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Facing possible murder charge, Mexican actor Pablo Lyle ordered to remain in Miami

Hearing for Mexican actor Pablo Lyle

Mexican Actor Pablo Lyle is currently charged with felony battery for the punch landed on 63-year-old Juan Ricardo Hernandez during a road-rage confrontation in Miami on March 3, 2019.
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Mexican Actor Pablo Lyle is currently charged with felony battery for the punch landed on 63-year-old Juan Ricardo Hernandez during a road-rage confrontation in Miami on March 3, 2019.

Mexican actor Pablo Lyle on Monday was ordered to post a $50,000 bond and must remain in Miami as prosecutors said they are considering a possible manslaughter or second-degree murder charge against him for punching a motorist who later died.

Lyle, 32, is currently charged with felony battery for the punch landed on 63-year-old Juan Ricardo Hernandez during a road-rage confrontation in Miami on March 31. Hernandez, who suffered a traumatic brain injury, died four days later at Jackson Memorial Hospital.

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Mexican telenovela star Pablo Lyle appeared in Miami-Dade circuit court on April 8. Prosecutors say Lyle fatally punched a motorist during a road-rage incident on March 31. David Ovalle Miami Herald

The actor will have to remain on house arrest in Miami-Dade with an electronic GPS ankle monitor, Circuit Judge Alan Fine ruled.

Lyle was the star of “Mi Adorable Maldición,” or “My Adorable Curse,” and now acts in movies. His defense lawyers say Lyle was defending himself, his wife and two children from what he believed was a violent attacker.

Defense lawyers for Mexican actor Pablo Lyle, who is facing a possible murder charge over a punch that apparently killed a motorist in Miami, speak to the media after court on April 8, 2019.

“This was about a peaceful man protecting his family,” defense lawyer Philip Reizenstein told a gaggle of reporters after the hearing. “They were assaulted and attacked without warning or provocation.”

Said his other lawyer, Bruce Lehr: “This is a road rage but Pablo Lyle is the victim of the road rage.”

When he was first arrested more than a week ago, Lyle was released from jail on a $5,000 bond. But after Hernandez died, another Miami-Dade circuit judge revoked his right to travel and ordered that he appear in court because of the likelihood of enhanced criminal charges.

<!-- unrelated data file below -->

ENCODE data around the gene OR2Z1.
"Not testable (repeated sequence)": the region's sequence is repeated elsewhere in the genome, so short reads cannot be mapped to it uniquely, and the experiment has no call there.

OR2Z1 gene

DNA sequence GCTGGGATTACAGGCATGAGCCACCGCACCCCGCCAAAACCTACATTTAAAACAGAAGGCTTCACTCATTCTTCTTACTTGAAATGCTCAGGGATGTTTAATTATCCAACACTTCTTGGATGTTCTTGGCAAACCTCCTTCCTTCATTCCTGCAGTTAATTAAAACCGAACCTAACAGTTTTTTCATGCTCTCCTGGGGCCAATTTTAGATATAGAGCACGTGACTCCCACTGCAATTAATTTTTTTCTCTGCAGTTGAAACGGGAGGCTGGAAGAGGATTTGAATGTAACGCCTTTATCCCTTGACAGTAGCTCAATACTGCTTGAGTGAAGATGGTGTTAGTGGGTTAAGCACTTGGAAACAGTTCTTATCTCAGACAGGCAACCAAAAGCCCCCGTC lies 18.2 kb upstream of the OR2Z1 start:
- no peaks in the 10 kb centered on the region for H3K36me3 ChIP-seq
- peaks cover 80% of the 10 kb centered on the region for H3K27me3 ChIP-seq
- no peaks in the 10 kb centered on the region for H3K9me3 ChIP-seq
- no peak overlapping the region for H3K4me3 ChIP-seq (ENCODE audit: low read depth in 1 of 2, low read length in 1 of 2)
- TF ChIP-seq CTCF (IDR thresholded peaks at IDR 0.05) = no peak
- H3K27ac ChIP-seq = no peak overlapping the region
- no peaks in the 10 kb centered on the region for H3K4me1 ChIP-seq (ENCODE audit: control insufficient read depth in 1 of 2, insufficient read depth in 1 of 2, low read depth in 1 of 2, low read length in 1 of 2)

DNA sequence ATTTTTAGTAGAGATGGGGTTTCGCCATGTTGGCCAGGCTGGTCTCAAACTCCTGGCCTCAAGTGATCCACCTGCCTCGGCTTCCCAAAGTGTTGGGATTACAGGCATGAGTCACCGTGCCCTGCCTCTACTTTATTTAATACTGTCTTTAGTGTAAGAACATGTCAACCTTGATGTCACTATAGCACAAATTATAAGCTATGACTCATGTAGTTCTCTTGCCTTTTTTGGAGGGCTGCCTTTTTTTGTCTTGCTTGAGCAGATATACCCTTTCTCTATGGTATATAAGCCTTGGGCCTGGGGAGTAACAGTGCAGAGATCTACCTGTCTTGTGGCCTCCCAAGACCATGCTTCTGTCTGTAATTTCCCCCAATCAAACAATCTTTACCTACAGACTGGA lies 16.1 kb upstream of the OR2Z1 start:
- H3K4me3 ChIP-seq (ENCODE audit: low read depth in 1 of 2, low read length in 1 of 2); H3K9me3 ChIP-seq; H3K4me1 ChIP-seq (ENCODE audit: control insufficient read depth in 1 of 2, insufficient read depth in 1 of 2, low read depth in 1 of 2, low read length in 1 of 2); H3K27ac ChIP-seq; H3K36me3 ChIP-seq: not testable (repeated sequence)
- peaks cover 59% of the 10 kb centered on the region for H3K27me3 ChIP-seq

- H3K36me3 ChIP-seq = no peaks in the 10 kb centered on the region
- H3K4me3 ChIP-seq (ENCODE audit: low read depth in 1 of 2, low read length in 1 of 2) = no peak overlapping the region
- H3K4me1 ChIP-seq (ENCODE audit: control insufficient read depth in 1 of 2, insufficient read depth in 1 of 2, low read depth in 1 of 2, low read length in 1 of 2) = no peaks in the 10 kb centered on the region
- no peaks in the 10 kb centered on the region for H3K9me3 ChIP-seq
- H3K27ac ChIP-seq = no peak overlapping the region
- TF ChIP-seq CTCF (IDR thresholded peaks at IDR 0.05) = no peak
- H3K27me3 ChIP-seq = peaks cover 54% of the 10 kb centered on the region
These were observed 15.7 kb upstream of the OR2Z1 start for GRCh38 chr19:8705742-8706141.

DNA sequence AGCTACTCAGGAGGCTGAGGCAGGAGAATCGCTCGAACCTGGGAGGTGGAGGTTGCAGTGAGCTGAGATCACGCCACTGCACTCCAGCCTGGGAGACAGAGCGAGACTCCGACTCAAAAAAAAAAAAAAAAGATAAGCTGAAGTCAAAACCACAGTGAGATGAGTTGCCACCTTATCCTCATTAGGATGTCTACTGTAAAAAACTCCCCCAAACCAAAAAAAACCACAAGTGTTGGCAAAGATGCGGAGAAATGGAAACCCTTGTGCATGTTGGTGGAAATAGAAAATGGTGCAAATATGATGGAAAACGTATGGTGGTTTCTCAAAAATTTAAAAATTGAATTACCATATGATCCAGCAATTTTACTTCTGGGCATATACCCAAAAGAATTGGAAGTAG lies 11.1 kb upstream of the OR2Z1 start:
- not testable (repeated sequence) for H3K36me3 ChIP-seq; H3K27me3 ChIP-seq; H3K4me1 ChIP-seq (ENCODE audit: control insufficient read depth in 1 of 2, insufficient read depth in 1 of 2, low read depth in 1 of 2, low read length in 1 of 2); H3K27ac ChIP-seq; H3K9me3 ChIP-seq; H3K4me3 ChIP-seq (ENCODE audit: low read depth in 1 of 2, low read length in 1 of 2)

Lyle will be required to stay in Miami until at least May 1, when the Miami-Dade State Attorney’s office will announce any upgraded charges.

On Monday, prosecutors had requested a $1 million bond, and that Lyle be required to stay in Miami on an electronic monitor.

“It’s been reported, it’s been spoken about that this may be a manslaughter,” Assistant State Attorney Genevieve Valle told the judge. “It may be a second-degree murder.”

The actor, who flew in from Mexico to appear in court, was followed through the courtroom hallways by a horde of mostly Spanish-language TV reporters.

The incident happened last month, as Lyle was in town with his wife, actress Ana Araujo, and two young children.

On the day of the confrontation, his brother-in-law, Lucas Delfino, was driving them to Miami International Airport to catch a flight back to Mexico. Delfino’s son was also in the car.

Delfino accidentally got off onto Northwest 27th Avenue off the Dolphin Expressway. Trying to make a U-turn to get back on the expressway, he cut off Hernandez.

Both cars stopped at the intersection of Northwest 27th Avenue and 14th Street.

A man punched by Mexican telenovela star Pablo Lyle after a traffic incident in Miami in April died four days later at Jackson Memorial, hospital officials said. Police had charged Lyle with assault; he’d posted bond, left U.S.

That’s when Hernandez got out and angrily banged on the driver’s window of the other car. Delfino got out of the car and the two began cursing at each other. The car was not in park and started rolling into the intersection.

Delfino ran back to the car to put it in park. In that moment, as Hernandez walked back toward his own car, Lyle got out of the passenger seat and ran toward the motorist and punched him.

“The blow can only be described as extraordinary, when you see the video footage,” Valle told the judge.

Hernandez crumpled to the ground, immediately rendered unconscious, she said.

Lyle rushed back to the car and told his brother-in-law to “go, go, go,” the prosecutor said. A witness wrote down the car’s tag number and reported it to police.

Lyle put his family on the flight, but stayed in Miami to talk to police. He told police that he punched only because Hernandez raised his hands.

Defense attorneys Lehr and Reizenstein insisted that Hernandez was the aggressor and that video footage circulated in the media has been sped up to make the run-and-punch look worse than it was.

Lyle, the defense said, had no idea what Hernandez might retrieve from his car.

“The deceased, who had been violently trying to break the driver’s side window, was running back to his car,” Lehr said. “For what? For a club? For a knife? For a gun?”

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